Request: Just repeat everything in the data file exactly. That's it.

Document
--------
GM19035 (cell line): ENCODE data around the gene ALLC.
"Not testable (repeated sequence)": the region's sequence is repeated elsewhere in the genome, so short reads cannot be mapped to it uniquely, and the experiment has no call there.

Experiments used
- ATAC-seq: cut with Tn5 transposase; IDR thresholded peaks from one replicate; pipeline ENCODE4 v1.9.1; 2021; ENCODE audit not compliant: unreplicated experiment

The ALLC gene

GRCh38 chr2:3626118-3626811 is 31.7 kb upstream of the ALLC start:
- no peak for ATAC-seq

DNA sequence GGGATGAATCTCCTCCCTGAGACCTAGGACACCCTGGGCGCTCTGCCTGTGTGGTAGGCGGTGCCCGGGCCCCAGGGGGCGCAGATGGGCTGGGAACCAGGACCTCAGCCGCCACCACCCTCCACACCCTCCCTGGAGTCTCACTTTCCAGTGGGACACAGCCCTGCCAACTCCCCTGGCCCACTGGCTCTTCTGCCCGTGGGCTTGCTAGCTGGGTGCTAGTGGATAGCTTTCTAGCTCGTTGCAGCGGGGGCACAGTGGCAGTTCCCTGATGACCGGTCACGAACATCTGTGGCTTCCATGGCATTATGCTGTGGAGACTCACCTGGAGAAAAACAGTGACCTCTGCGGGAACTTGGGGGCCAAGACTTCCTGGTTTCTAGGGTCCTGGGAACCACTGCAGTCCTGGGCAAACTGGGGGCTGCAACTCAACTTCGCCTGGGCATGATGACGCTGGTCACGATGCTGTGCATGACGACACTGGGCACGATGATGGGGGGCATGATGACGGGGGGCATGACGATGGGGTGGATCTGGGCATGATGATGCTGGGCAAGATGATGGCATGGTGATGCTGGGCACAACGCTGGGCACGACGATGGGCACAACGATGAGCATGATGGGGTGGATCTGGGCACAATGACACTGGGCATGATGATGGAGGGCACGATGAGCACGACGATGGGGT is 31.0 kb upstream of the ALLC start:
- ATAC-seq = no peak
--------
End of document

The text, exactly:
GM19035 (cell line): ENCODE data around the gene ALLC.
"Not testable (repeated sequence)": the region's sequence is repeated elsewhere in the genome, so short reads cannot be mapped to it uniquely, and the experiment has no call there.

Experiments used
- ATAC-seq: cut with Tn5 transposase; IDR thresholded peaks from one replicate; pipeline ENCODE4 v1.9.1; 2021; ENCODE audit not compliant: unreplicated experiment

The ALLC gene

GRCh38 chr2:3626118-3626811 is 31.7 kb upstream of the ALLC start:
- no peak for ATAC-seq

DNA sequence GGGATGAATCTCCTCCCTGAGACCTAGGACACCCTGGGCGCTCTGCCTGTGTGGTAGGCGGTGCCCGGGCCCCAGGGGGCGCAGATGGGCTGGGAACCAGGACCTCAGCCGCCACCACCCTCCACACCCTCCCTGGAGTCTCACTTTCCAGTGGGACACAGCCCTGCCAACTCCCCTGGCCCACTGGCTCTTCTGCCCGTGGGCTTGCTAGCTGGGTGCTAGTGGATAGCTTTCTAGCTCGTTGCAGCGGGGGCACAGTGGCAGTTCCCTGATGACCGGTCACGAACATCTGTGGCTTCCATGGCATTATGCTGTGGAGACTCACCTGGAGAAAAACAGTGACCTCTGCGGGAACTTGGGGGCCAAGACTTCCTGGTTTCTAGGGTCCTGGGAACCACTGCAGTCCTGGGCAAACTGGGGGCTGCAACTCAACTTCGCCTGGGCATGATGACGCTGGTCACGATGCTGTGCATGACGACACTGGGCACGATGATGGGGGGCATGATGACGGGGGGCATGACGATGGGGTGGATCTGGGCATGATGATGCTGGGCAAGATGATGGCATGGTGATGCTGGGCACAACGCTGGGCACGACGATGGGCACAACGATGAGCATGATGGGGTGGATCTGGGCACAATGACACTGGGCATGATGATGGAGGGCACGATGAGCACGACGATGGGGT is 31.0 kb upstream of the ALLC start:
- ATAC-seq = no peak